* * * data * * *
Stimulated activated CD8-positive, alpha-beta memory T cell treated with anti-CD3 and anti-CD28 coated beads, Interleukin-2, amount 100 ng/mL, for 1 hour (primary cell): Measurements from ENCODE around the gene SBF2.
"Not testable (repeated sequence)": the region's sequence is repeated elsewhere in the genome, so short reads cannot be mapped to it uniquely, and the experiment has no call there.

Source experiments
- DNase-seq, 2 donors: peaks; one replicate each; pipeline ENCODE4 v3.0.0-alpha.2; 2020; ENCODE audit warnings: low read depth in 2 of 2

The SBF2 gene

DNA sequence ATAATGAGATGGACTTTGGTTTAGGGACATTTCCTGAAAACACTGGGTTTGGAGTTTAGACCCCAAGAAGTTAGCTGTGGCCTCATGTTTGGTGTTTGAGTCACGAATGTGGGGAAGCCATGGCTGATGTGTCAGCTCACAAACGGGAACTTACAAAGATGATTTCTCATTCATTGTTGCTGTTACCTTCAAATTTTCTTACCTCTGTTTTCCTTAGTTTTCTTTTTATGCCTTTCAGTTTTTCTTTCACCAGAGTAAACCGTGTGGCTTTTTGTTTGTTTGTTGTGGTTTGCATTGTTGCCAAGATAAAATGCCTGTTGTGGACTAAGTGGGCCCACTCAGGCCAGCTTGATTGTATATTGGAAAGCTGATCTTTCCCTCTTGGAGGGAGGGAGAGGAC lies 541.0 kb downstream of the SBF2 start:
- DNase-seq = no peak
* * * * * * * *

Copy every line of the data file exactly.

Stimulated activated CD8-positive, alpha-beta memory T cell treated with anti-CD3 and anti-CD28 coated beads, Interleukin-2, amount 100 ng/mL, for 1 hour (primary cell): Measurements from ENCODE around the gene SBF2.
"Not testable (repeated sequence)": the region's sequence is repeated elsewhere in the genome, so short reads cannot be mapped to it uniquely, and the experiment has no call there.

Source experiments
- DNase-seq, 2 donors: peaks; one replicate each; pipeline ENCODE4 v3.0.0-alpha.2; 2020; ENCODE audit warnings: low read depth in 2 of 2

The SBF2 gene

DNA sequence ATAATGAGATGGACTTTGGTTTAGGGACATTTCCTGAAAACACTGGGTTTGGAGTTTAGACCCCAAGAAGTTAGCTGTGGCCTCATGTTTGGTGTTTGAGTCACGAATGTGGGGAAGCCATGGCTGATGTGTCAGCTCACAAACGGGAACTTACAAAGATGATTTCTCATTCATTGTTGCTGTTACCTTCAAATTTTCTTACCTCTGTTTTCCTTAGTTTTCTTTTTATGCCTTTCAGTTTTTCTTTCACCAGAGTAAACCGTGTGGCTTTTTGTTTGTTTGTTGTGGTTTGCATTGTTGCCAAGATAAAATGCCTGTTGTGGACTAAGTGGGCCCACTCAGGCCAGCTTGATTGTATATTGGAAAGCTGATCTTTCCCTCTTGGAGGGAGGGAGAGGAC lies 541.0 kb downstream of the SBF2 start:
- DNase-seq = no peak